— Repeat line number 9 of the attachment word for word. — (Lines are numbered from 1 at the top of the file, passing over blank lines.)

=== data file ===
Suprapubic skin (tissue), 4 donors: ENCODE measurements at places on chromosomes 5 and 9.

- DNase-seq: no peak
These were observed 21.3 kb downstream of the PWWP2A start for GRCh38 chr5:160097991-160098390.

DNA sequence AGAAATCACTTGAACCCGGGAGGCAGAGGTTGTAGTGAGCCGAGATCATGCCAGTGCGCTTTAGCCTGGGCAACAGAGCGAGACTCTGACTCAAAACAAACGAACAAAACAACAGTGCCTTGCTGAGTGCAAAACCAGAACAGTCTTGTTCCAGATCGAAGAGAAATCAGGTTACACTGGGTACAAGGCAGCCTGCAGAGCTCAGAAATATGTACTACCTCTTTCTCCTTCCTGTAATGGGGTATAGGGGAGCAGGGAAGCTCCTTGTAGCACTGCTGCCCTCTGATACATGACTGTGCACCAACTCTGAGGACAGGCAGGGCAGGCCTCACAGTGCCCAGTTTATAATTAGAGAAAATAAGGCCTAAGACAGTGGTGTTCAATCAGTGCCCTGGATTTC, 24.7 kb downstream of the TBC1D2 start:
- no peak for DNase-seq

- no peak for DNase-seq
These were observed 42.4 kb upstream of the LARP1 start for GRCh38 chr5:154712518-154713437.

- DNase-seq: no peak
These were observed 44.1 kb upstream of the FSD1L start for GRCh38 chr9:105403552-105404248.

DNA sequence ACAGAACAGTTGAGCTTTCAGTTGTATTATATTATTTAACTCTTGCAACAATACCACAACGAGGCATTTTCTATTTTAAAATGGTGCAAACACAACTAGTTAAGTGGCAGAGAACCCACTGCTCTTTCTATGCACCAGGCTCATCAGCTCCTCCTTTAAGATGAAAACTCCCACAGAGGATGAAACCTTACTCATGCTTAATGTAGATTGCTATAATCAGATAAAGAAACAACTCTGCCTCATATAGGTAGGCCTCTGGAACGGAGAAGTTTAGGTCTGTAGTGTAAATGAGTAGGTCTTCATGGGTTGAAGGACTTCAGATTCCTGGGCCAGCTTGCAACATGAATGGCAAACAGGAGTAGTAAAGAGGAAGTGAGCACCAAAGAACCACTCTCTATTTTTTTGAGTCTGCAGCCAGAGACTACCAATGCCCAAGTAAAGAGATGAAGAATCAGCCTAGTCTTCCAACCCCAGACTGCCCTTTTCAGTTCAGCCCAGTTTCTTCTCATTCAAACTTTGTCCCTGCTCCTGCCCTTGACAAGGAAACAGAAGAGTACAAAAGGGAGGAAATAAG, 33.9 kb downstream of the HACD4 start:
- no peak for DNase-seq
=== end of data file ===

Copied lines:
These were observed 44.1 kb upstream of the FSD1L start for GRCh38 chr9:105403552-105404248.